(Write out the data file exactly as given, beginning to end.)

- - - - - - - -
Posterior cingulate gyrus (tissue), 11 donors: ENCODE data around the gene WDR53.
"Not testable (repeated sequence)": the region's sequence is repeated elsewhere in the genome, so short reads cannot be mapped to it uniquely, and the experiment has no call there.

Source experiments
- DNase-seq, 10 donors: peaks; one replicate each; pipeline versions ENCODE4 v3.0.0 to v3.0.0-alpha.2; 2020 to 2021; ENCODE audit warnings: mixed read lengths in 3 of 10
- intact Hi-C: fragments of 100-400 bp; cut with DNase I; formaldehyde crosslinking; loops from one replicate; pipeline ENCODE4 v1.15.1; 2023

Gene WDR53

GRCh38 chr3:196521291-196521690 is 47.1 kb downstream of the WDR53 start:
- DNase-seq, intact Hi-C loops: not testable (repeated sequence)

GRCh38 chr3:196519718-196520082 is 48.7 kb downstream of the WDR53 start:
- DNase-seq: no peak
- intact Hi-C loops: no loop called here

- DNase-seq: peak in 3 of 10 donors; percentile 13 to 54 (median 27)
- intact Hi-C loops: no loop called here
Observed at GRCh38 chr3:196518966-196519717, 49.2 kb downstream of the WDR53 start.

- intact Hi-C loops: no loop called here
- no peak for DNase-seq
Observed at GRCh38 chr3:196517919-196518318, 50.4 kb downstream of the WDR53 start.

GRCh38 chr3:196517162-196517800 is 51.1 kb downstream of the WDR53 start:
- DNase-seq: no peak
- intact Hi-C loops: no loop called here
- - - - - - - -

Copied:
Posterior cingulate gyrus (tissue), 11 donors: ENCODE data around the gene WDR53.
"Not testable (repeated sequence)": the region's sequence is repeated elsewhere in the genome, so short reads cannot be mapped to it uniquely, and the experiment has no call there.

Source experiments
- DNase-seq, 10 donors: peaks; one replicate each; pipeline versions ENCODE4 v3.0.0 to v3.0.0-alpha.2; 2020 to 2021; ENCODE audit warnings: mixed read lengths in 3 of 10
- intact Hi-C: fragments of 100-400 bp; cut with DNase I; formaldehyde crosslinking; loops from one replicate; pipeline ENCODE4 v1.15.1; 2023

Gene WDR53

GRCh38 chr3:196521291-196521690 is 47.1 kb downstream of the WDR53 start:
- DNase-seq, intact Hi-C loops: not testable (repeated sequence)

GRCh38 chr3:196519718-196520082 is 48.7 kb downstream of the WDR53 start:
- DNase-seq: no peak
- intact Hi-C loops: no loop called here

- DNase-seq: peak in 3 of 10 donors; percentile 13 to 54 (median 27)
- intact Hi-C loops: no loop called here
Observed at GRCh38 chr3:196518966-196519717, 49.2 kb downstream of the WDR53 start.

- intact Hi-C loops: no loop called here
- no peak for DNase-seq
Observed at GRCh38 chr3:196517919-196518318, 50.4 kb downstream of the WDR53 start.

GRCh38 chr3:196517162-196517800 is 51.1 kb downstream of the WDR53 start:
- DNase-seq: no peak
- intact Hi-C loops: no loop called here